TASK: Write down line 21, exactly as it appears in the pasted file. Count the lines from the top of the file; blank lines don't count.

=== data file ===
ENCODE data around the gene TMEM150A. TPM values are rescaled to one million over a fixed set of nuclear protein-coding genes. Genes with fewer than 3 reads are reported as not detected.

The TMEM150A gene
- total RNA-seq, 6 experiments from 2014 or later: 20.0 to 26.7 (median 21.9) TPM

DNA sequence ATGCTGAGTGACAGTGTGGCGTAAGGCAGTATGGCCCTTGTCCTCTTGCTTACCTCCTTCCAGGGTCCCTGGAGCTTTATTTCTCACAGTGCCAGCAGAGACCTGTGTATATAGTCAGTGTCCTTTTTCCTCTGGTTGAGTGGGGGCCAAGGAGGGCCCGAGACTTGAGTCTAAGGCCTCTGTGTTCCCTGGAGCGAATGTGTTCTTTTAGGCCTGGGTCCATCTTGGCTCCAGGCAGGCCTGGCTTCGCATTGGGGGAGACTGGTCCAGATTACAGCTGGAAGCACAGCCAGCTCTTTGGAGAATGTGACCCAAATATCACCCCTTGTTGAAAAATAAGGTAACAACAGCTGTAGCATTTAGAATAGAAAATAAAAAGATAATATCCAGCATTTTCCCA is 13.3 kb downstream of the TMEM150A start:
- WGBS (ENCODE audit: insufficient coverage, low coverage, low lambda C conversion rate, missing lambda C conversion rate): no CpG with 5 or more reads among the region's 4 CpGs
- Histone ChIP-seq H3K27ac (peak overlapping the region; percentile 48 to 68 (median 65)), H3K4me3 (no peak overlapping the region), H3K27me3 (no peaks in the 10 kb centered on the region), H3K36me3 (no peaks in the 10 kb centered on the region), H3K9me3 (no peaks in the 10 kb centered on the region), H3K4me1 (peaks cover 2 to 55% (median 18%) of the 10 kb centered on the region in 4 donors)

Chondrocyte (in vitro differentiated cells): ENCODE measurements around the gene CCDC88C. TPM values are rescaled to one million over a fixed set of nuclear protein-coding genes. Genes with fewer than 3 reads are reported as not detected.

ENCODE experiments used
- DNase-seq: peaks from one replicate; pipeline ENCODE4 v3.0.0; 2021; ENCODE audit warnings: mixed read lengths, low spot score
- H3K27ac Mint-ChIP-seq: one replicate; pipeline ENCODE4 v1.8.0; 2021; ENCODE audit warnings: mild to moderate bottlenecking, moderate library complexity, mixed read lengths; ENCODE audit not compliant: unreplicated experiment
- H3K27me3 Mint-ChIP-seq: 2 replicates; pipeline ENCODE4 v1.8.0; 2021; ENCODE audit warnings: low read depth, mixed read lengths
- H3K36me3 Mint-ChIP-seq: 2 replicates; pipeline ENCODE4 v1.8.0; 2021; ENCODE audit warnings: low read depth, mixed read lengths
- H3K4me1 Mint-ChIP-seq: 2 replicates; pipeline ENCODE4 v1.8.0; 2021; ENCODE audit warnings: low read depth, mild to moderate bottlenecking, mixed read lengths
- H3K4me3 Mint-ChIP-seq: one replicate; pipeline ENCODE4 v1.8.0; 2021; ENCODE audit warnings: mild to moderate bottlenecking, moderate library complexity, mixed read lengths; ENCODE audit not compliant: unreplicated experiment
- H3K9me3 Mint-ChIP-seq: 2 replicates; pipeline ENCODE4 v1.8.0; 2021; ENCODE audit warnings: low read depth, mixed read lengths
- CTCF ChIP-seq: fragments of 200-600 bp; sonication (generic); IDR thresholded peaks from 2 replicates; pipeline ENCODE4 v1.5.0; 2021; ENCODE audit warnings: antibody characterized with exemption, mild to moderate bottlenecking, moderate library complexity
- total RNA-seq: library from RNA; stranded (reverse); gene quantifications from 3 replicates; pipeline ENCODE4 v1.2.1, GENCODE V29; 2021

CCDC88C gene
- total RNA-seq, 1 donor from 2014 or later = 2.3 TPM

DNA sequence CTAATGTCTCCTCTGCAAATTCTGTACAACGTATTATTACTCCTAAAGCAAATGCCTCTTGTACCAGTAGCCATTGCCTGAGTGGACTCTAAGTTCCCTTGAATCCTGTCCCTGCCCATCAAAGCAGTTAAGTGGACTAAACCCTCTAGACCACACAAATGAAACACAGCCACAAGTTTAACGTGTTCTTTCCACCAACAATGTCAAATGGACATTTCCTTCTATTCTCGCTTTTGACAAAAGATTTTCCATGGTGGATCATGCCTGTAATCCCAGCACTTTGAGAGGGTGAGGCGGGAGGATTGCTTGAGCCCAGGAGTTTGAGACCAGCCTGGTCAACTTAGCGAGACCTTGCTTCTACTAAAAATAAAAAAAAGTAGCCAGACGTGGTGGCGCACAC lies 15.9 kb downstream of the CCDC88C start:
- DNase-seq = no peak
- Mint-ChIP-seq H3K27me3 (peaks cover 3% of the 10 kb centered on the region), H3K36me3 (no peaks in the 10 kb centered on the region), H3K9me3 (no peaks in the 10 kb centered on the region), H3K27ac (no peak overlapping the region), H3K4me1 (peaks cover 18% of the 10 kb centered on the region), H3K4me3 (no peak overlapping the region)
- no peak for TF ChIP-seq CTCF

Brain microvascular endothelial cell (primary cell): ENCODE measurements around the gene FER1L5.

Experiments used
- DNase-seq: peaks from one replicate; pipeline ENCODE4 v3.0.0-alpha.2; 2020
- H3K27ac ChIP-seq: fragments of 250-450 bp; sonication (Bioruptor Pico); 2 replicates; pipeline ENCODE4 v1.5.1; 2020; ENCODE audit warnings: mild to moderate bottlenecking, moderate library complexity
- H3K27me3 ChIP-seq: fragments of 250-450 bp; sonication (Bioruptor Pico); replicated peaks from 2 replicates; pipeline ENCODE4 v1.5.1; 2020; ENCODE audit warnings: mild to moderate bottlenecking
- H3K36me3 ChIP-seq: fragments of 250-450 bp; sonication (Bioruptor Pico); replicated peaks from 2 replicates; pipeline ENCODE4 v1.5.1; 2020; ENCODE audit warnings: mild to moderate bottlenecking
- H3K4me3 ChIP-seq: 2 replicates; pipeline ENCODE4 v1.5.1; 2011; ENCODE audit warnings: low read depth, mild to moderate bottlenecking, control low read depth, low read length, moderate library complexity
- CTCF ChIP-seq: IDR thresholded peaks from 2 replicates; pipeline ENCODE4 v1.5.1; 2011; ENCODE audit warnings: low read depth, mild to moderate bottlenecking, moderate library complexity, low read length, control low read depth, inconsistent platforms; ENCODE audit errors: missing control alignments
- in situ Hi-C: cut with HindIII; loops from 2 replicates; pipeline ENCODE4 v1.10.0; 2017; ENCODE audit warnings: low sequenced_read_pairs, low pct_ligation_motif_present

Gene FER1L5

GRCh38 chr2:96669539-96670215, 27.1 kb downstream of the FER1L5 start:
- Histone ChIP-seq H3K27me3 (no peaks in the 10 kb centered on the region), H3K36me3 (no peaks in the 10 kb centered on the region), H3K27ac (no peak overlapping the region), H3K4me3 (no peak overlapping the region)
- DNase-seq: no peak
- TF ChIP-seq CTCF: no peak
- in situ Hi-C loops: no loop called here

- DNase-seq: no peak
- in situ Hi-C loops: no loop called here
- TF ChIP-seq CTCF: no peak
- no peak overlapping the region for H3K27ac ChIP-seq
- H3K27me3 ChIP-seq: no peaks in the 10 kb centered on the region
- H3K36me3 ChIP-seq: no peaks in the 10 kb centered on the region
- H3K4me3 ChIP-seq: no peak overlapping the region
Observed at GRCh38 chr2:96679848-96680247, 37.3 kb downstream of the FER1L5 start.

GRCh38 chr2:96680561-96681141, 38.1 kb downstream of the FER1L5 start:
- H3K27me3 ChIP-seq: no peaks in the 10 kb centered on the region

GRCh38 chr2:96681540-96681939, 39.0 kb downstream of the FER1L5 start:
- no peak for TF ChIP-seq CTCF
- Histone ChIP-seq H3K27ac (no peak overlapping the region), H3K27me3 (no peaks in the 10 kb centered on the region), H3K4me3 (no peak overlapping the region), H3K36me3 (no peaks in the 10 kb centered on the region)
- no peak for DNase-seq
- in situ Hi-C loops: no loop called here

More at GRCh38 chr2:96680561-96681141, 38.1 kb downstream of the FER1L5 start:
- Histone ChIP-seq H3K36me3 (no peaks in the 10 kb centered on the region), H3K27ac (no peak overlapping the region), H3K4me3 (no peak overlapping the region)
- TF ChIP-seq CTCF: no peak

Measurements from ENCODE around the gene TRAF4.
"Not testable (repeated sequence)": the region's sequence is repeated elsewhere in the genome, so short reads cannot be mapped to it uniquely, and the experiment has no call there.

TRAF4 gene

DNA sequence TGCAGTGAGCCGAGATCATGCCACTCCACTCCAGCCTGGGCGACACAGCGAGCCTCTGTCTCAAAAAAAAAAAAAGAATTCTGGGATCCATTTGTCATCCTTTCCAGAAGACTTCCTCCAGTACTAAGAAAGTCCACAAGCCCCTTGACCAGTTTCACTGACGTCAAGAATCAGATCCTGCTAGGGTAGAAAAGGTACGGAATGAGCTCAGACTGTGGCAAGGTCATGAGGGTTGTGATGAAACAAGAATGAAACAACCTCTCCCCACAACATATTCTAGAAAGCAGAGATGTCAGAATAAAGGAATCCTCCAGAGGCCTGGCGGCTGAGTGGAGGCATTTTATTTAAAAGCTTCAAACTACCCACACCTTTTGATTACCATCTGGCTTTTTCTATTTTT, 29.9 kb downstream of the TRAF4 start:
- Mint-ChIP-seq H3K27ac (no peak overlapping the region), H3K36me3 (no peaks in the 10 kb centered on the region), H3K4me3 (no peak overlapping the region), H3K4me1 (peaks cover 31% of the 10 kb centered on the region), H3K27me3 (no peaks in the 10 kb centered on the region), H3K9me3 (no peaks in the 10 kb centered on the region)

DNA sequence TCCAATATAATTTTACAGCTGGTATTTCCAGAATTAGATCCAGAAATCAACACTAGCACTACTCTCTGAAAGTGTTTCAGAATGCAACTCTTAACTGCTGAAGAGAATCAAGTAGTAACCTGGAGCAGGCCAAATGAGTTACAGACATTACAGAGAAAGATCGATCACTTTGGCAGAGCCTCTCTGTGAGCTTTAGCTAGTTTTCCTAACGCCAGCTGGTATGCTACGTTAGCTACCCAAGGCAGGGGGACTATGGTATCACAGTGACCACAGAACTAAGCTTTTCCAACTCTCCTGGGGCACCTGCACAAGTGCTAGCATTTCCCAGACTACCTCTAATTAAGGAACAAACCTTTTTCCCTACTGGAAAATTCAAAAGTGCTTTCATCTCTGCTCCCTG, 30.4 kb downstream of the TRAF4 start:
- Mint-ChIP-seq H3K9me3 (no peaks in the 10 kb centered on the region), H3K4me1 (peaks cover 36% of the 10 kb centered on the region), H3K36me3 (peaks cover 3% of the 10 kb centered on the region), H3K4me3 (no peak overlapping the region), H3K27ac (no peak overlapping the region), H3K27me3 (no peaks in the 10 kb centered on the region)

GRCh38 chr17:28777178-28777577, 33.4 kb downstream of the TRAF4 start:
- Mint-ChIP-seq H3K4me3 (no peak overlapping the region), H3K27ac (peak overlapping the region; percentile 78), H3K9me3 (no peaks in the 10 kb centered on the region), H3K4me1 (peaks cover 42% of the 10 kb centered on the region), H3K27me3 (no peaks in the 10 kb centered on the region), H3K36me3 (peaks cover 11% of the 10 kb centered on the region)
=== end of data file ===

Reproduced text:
- DNase-seq = no peak